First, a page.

By Mary Boson [Sydney Star Observer, 22 January 1998]
The original inhabitants of Sydney were the Gadigal, Wangal, Bidjgal, Gamaraigal and Eora peoples. It is important that we as the lesbian, gay and transgender communities acknowledge that we are quite literally walking, marching, dancing, shopping and fucking on someone else's land.
When we acknowledge that, we are acknowledging the land theft and dispossession which marks the white history of Australia.
And when we acknowledge that, we begin to make it possible for this to be a shared country marked by respect and a co-operative vision for our future.
This is the essence of reconciliation.
The reconciliation process began when the Royal Commission Into Black Deaths in Custody reported that the deaths would not end unless we acknowledged the generations of disadvantage faced by indigenous people and until we committed to improving their quality of life.
So reconciliation was born. Cross-party support led to a unanimous vote in Federal Parliament in 1991 for reconciliation. The vote also established the Council for Aboriginal Reconciliation. The process is scheduled to end on January 1, 2001, the centenary of Federation.
However, since the Howard Government came to power on the night of the Mardi Gras parade two years ago, it has been openly hostile to the indigenous community. One of it's first acts was to announce an audit of the Aboriginal and Torres Strait Islander Commission (ATSIC). That the audit found that 95 per cent of the organisations reviewed were well-managed has not stopped its blustering.
From its failure to apologise for the stolen generations to its attempts to subvert the High Court Wik judgement Howard and his government have revealed their racism and their paucity of spirit.
The only good thing to have come from this, is that many people have realised the imperative of getting rapt in reconciliation.
The definition of reconciliation varies. For Gina Laurie, the spokeswoman for Queers for Reconciliation it means: "Recognising the dispossession of indigenous people and developing actions and gestures that can be made to try to remedy that."
There are no prescriptions for what an act of reconciliation is. Aaron Ross, a member of the Black, & White and Pink working group (the queer group driving our community's reconciliation response) said: " Reconciliation is about developing practical and sincere interactions between indigenous and non-indigenous people. The form those actions will take is up to non-indigenous people to decide. They are the people with the houses and it is up to them to let us in. "
If not us, then who?
Some people question whether lesbians, gay men and people with transgender qualities should be involved in reconciliation, forgetting that there are indigenous lesbians and gay men, others believe we are ideally placed to make a significant contribution. For sue Green, the answer is simple. "I was at a dinner party one night and a man asked me 'what part of you is Aboriginal'. I answered by saying 'what part of you is gay?'."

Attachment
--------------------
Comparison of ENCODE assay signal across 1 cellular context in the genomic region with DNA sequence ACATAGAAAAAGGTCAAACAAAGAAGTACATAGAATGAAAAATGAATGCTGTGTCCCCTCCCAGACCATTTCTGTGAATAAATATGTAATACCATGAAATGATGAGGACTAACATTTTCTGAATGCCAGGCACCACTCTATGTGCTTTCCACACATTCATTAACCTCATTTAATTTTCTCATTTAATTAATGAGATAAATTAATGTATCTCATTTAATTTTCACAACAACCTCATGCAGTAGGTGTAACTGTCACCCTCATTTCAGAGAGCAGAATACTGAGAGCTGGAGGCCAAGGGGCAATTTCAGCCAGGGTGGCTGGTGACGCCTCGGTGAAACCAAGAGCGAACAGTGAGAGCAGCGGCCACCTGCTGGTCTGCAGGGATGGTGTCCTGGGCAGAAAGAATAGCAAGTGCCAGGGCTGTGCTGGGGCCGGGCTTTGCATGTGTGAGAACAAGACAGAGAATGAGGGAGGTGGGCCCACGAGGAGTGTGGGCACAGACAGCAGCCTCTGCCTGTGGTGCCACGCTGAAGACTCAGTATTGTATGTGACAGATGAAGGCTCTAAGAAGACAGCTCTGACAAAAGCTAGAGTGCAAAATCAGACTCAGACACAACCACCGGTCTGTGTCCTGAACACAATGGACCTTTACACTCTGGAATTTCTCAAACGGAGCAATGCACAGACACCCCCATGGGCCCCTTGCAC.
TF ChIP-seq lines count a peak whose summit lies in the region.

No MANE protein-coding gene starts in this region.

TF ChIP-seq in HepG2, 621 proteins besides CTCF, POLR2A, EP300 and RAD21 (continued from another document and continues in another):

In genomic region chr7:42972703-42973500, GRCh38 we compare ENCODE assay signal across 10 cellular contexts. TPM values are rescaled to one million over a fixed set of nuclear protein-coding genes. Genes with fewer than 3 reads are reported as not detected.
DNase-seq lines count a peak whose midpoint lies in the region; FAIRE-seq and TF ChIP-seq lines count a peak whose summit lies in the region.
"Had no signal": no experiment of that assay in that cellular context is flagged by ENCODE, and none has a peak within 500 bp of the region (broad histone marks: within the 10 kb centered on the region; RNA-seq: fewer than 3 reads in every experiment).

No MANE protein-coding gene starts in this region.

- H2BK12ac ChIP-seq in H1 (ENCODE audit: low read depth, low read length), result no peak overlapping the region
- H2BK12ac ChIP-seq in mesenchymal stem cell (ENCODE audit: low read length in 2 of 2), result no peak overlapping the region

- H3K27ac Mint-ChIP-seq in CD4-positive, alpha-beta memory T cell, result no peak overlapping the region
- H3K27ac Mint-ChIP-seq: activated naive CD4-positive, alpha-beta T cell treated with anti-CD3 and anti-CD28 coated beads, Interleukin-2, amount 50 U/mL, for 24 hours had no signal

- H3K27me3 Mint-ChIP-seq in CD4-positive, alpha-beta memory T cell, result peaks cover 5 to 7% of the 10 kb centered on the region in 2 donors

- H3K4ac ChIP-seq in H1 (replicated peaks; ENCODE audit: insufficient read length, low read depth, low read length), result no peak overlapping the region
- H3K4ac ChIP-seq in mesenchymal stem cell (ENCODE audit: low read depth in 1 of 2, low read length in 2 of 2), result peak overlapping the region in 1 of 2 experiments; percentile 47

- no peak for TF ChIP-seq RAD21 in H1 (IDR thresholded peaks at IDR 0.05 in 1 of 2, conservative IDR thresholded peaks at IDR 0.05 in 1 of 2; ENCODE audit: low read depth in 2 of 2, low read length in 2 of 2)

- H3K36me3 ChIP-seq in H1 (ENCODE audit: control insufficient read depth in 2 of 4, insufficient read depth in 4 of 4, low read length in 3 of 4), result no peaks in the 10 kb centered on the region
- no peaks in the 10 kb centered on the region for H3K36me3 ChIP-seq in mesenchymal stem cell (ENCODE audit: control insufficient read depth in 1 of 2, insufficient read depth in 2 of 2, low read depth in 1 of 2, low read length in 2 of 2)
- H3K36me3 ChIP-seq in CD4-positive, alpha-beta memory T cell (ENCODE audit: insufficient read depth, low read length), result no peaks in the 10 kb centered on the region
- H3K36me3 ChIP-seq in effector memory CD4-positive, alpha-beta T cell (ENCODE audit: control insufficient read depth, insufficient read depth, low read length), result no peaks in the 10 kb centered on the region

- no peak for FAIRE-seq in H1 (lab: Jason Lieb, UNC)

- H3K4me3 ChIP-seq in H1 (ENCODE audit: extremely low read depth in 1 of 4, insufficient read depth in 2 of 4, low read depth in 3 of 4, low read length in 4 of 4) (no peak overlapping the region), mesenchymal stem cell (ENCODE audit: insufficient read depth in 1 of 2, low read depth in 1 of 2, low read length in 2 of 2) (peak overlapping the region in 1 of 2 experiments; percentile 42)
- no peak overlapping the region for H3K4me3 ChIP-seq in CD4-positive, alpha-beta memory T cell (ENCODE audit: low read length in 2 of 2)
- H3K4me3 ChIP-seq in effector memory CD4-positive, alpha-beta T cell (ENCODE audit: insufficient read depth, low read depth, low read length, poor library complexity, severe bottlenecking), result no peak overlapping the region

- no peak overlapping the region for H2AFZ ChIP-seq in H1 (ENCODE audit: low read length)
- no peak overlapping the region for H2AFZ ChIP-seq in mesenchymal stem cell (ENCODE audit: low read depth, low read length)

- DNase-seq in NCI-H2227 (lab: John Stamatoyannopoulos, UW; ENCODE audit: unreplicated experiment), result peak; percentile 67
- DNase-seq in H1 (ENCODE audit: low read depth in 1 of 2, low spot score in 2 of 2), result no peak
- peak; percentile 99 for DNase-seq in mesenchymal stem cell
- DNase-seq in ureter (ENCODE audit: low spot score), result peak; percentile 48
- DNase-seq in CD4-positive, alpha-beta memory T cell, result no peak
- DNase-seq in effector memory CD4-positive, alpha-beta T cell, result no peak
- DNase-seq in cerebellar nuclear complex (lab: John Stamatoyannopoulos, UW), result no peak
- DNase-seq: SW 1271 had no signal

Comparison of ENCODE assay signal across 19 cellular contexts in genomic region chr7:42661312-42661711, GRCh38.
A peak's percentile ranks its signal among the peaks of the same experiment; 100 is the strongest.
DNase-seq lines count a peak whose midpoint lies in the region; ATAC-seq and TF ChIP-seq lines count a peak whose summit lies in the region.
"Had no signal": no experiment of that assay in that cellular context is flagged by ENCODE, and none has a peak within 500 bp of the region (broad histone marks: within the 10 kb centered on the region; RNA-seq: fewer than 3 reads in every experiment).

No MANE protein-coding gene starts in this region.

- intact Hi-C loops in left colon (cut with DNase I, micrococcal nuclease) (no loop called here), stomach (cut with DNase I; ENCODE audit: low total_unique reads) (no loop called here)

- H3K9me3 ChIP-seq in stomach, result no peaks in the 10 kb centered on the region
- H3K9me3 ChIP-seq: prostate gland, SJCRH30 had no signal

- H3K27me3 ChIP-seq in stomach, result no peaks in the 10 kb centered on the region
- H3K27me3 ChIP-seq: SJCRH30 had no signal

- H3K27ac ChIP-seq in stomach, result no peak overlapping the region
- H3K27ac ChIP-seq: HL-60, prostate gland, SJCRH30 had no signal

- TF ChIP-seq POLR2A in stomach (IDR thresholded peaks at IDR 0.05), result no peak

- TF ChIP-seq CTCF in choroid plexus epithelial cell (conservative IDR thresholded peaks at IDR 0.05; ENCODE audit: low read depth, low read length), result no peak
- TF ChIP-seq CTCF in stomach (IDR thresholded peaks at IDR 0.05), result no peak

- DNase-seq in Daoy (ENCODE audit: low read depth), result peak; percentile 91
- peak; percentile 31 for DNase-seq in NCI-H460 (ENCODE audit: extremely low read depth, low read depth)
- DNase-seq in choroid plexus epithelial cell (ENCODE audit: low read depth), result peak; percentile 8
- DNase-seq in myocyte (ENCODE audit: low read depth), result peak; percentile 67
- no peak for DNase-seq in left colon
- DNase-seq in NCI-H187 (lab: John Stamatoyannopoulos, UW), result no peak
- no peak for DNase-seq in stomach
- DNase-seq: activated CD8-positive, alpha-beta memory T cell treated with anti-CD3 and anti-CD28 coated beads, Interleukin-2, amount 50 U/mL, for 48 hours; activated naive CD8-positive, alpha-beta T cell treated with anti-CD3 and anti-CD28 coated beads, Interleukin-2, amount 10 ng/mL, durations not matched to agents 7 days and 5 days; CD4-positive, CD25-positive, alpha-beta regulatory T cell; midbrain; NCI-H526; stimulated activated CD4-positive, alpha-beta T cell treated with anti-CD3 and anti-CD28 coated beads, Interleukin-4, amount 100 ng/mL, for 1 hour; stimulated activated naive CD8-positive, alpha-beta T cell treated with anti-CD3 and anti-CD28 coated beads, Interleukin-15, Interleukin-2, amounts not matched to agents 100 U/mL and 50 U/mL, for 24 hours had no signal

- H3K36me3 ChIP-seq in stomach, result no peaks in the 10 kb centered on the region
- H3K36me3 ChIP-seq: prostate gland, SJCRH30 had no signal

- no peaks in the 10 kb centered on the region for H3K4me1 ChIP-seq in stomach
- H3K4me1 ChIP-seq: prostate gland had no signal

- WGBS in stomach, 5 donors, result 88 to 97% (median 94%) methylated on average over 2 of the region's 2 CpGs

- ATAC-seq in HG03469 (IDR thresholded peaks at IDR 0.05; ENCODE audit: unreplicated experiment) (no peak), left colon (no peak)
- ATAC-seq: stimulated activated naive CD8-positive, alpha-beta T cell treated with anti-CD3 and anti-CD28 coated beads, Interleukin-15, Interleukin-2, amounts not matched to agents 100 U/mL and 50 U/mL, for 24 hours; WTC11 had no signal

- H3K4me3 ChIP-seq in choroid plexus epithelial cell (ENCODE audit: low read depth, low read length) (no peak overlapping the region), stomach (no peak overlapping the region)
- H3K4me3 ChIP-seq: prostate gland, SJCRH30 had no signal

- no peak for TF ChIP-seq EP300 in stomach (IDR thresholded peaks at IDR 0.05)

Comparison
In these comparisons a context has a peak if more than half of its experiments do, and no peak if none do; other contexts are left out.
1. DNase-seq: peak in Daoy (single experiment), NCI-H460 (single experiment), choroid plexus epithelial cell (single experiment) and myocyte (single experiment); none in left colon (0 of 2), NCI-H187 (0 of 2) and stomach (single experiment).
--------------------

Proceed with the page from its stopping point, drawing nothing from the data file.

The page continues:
Jonathan Parsons, the Mardi Gras festival director believes the queer and indigenous communities both know the sting of discrimination.
"I think we as gay men and lesbians have some empathy about what it feels like to be marginalised by society," he said. "And because of that there is some possibility for us to exchange ideas about how we deal with that marginalisation."
For others, reconciliation is a chance to finally apologise for, and then move on from, our scarred past.
Ross Bennett, the executive officer of the 2010 youth refuge said: "As an organisation we have to get behind the apologies. Even though we weren't around when indigenous children were being stolen, we are the white welfare. And as a sector the white welfare did some atrocious things, so for us that is our starting place."
The PRIDE centre has also opted for a practical approach and has hosted the gay corroboree and now the Blackout forums.
The Sydney 2002 Gay Games also has an extensive outreach program to ensure that indigenous participants are well-represented in the sports and cultural festival.
Bruce Grant of the Lesbian and Gay Anti-Violence Project said that the queer community knows the danger of false stereotypes. "We only have to recall the frightening images presented to us when we were growing up, about who we were, or were about to become.
"The new stereotypes are that the blacks have all the land, the women have all the jobs and the homosexuals have all the rights. Reconciliation is about rejecting stereotypes and embracing the truth."
For the Gay and Lesbian Rights Lobby, getting involved in reconciliation has meant the chance to build political alliances. Co-convenor Sam Levy said: "It is very easy for us as middle-class gays and lesbians to think our issues are separate from everyone else's, But when enough minority groups get together, you have a majority."
ACON is meeting this month to map out concrete steps it will take along the road to reconciliation. ACON president Chris Grattan said: " It is tempting with things like this to just pass a resolution, but we need to really explore what our commitment to reconciliation means."
For the wider lesbian, gay and transgender communities he said reconciliation was a chance to take our place in the centre of issues of national importance and to take a stand with another group of people who have suffered discrimination.
"I think we are all realising that is never safe
for any of us to assume that our freedoms are assured."